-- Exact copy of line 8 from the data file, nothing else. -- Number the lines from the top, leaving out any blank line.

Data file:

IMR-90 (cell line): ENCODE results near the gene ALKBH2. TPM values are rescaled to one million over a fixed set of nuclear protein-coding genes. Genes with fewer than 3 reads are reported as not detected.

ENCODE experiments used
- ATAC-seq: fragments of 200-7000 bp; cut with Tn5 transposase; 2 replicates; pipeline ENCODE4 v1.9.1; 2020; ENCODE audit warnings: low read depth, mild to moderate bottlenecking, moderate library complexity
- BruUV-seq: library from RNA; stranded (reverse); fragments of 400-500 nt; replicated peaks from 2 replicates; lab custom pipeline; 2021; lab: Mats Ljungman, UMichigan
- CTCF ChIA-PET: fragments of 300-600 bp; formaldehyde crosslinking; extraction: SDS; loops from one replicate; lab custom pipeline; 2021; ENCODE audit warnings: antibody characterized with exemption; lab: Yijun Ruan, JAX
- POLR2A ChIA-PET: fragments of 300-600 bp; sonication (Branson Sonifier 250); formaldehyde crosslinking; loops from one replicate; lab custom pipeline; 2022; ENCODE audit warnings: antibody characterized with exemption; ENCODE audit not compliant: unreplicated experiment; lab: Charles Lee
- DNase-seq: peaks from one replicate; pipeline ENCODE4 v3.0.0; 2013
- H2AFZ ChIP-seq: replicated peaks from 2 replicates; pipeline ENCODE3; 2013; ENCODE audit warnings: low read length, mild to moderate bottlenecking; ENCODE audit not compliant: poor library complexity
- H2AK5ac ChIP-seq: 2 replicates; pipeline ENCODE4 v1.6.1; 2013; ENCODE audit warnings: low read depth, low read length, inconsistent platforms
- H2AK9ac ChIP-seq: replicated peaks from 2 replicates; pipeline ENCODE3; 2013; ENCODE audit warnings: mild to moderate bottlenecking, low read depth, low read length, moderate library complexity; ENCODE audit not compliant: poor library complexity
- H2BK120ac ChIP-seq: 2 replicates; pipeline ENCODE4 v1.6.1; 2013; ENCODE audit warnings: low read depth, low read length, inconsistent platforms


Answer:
- H2AFZ ChIP-seq: replicated peaks from 2 replicates; pipeline ENCODE3; 2013; ENCODE audit warnings: low read length, mild to moderate bottlenecking; ENCODE audit not compliant: poor library complexity